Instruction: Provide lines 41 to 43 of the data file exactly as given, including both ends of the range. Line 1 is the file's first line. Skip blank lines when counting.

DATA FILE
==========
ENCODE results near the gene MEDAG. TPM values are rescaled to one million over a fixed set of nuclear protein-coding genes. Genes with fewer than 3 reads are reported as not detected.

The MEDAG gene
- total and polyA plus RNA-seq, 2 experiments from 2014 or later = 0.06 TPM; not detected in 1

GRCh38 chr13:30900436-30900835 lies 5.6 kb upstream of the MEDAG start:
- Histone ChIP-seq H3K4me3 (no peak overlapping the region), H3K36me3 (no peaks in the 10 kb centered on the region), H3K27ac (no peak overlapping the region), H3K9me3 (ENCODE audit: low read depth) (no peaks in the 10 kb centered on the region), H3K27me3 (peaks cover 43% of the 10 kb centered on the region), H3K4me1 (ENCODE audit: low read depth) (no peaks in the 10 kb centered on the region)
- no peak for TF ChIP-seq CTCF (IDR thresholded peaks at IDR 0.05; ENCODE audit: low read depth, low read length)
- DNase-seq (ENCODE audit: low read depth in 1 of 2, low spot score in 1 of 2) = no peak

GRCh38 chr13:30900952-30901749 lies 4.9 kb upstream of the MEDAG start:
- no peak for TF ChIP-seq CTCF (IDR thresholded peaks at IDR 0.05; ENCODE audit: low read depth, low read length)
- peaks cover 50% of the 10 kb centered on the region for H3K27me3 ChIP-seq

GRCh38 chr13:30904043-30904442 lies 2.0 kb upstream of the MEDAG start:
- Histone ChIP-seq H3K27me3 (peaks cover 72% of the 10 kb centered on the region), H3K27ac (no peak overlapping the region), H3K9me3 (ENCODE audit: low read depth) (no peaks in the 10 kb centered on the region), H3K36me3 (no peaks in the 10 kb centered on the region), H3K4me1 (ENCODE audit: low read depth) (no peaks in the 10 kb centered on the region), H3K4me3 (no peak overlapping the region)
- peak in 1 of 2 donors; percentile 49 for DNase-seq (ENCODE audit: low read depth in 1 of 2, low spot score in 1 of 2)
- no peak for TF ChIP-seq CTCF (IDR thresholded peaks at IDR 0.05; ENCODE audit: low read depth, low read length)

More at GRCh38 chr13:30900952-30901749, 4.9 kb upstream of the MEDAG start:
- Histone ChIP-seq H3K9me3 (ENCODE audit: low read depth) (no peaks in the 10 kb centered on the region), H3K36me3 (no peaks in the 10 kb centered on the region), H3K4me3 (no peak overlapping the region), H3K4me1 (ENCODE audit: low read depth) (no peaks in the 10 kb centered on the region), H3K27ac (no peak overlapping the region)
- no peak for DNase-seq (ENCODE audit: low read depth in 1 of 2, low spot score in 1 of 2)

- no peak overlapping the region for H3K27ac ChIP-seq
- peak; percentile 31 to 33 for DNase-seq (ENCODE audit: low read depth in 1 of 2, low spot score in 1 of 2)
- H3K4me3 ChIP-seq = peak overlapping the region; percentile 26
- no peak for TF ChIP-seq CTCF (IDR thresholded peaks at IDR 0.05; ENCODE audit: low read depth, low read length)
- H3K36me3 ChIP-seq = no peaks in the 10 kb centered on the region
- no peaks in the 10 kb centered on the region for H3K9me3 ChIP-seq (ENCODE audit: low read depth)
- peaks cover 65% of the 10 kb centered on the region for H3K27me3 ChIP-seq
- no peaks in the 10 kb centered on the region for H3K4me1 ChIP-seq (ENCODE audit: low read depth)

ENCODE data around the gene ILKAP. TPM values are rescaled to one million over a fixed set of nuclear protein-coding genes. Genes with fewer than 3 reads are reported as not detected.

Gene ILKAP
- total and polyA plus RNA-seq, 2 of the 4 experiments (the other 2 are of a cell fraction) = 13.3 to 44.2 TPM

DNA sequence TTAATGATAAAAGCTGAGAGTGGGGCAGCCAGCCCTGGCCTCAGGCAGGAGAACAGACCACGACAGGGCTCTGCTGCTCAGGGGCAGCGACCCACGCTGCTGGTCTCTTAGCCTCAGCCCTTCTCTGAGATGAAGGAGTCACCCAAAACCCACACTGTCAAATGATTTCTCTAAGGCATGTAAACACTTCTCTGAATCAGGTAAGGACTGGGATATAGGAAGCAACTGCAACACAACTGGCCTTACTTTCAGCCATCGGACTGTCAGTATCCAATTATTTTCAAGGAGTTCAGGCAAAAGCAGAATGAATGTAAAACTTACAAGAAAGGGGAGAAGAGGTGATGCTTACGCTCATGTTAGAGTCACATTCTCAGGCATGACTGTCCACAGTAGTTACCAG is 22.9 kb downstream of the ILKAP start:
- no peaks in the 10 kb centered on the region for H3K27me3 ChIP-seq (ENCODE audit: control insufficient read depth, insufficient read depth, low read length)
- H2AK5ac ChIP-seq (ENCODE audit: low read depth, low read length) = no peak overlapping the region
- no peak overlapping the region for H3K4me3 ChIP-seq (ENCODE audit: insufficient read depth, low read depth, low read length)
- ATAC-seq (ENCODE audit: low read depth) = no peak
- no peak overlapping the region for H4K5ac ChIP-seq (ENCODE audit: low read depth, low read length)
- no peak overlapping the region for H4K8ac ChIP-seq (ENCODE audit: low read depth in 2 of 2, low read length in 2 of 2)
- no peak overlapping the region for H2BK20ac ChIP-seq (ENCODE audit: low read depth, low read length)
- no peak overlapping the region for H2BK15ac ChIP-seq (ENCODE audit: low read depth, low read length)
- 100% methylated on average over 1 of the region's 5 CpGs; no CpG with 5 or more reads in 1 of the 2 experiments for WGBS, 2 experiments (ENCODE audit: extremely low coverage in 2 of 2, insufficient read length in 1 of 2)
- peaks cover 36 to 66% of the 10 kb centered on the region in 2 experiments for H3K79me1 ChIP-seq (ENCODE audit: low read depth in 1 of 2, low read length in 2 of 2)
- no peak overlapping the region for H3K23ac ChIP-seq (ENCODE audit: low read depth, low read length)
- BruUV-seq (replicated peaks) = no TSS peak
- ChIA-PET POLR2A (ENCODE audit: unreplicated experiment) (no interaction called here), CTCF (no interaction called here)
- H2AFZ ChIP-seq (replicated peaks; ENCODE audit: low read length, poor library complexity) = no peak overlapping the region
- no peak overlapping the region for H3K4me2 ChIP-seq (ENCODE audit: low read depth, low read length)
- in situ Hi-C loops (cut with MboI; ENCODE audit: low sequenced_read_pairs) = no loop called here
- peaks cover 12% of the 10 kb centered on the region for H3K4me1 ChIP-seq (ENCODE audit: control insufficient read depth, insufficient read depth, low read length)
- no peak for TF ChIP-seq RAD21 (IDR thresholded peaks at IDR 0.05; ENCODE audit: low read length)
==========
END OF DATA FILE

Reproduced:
- BruUV-seq (replicated peaks) = no TSS peak
- ChIA-PET POLR2A (ENCODE audit: unreplicated experiment) (no interaction called here), CTCF (no interaction called here)
- H2AFZ ChIP-seq (replicated peaks; ENCODE audit: low read length, poor library complexity) = no peak overlapping the region